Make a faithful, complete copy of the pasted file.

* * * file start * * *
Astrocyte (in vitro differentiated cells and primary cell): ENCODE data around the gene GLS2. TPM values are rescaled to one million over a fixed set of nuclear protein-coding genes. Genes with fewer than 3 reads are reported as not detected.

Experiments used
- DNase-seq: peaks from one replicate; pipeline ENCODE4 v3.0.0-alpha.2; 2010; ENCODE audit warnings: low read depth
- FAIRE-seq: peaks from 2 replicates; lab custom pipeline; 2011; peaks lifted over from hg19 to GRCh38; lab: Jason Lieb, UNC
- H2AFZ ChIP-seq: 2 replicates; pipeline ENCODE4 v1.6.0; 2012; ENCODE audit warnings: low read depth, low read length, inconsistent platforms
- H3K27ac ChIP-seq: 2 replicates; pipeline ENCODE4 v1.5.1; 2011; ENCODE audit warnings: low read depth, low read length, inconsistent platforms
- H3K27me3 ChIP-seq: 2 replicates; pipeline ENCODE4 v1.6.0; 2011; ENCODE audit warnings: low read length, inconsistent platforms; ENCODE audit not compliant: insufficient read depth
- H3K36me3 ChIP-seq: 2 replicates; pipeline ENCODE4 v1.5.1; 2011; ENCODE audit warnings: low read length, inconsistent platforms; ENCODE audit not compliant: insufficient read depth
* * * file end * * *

Astrocyte (in vitro differentiated cells and primary cell): ENCODE data around the gene GLS2. TPM values are rescaled to one million over a fixed set of nuclear protein-coding genes. Genes with fewer than 3 reads are reported as not detected.

Experiments used
- DNase-seq: peaks from one replicate; pipeline ENCODE4 v3.0.0-alpha.2; 2010; ENCODE audit warnings: low read depth
- FAIRE-seq: peaks from 2 replicates; lab custom pipeline; 2011; peaks lifted over from hg19 to GRCh38; lab: Jason Lieb, UNC
- H2AFZ ChIP-seq: 2 replicates; pipeline ENCODE4 v1.6.0; 2012; ENCODE audit warnings: low read depth, low read length, inconsistent platforms
- H3K27ac ChIP-seq: 2 replicates; pipeline ENCODE4 v1.5.1; 2011; ENCODE audit warnings: low read depth, low read length, inconsistent platforms
- H3K27me3 ChIP-seq: 2 replicates; pipeline ENCODE4 v1.6.0; 2011; ENCODE audit warnings: low read length, inconsistent platforms; ENCODE audit not compliant: insufficient read depth
- H3K36me3 ChIP-seq: 2 replicates; pipeline ENCODE4 v1.5.1; 2011; ENCODE audit warnings: low read length, inconsistent platforms; ENCODE audit not compliant: insufficient read depth